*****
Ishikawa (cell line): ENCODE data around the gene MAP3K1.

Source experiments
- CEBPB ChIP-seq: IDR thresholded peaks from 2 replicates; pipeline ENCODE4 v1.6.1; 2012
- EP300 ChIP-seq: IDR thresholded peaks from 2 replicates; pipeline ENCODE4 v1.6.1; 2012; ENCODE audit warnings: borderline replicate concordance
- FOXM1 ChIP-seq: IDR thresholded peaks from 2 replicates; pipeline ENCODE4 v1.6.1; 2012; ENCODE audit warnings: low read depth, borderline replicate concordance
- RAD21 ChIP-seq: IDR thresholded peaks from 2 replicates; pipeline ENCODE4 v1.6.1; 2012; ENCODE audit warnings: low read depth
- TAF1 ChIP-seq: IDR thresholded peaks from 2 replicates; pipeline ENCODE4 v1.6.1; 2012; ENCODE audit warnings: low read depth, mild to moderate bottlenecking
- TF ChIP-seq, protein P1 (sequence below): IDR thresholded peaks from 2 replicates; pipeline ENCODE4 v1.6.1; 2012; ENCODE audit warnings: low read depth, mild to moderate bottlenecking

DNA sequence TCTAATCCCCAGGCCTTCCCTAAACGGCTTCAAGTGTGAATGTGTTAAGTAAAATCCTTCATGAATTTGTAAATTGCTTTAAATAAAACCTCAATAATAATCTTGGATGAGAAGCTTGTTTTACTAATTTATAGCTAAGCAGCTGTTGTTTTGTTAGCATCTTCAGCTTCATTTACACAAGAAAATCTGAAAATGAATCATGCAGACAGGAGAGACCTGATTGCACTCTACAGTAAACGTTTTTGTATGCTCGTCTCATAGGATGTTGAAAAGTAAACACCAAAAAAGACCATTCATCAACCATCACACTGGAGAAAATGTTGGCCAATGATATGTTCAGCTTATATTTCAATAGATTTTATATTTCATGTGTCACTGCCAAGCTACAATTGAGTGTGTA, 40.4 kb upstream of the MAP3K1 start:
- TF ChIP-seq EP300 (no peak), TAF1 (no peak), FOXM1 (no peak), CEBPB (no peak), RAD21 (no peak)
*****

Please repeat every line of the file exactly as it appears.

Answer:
Ishikawa (cell line): ENCODE data around the gene MAP3K1.

Source experiments
- CEBPB ChIP-seq: IDR thresholded peaks from 2 replicates; pipeline ENCODE4 v1.6.1; 2012
- EP300 ChIP-seq: IDR thresholded peaks from 2 replicates; pipeline ENCODE4 v1.6.1; 2012; ENCODE audit warnings: borderline replicate concordance
- FOXM1 ChIP-seq: IDR thresholded peaks from 2 replicates; pipeline ENCODE4 v1.6.1; 2012; ENCODE audit warnings: low read depth, borderline replicate concordance
- RAD21 ChIP-seq: IDR thresholded peaks from 2 replicates; pipeline ENCODE4 v1.6.1; 2012; ENCODE audit warnings: low read depth
- TAF1 ChIP-seq: IDR thresholded peaks from 2 replicates; pipeline ENCODE4 v1.6.1; 2012; ENCODE audit warnings: low read depth, mild to moderate bottlenecking
- TF ChIP-seq, protein P1 (sequence below): IDR thresholded peaks from 2 replicates; pipeline ENCODE4 v1.6.1; 2012; ENCODE audit warnings: low read depth, mild to moderate bottlenecking

DNA sequence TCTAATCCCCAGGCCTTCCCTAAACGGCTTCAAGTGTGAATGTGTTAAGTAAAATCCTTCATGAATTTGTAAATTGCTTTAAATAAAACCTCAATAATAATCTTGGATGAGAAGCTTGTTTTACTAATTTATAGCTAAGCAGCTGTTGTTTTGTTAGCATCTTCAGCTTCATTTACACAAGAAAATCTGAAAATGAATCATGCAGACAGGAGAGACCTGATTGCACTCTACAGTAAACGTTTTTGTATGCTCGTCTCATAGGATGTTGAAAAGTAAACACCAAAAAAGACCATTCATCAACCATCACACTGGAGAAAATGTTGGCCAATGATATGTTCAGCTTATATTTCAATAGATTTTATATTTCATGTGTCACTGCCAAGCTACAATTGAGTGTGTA, 40.4 kb upstream of the MAP3K1 start:
- TF ChIP-seq EP300 (no peak), TAF1 (no peak), FOXM1 (no peak), CEBPB (no peak), RAD21 (no peak)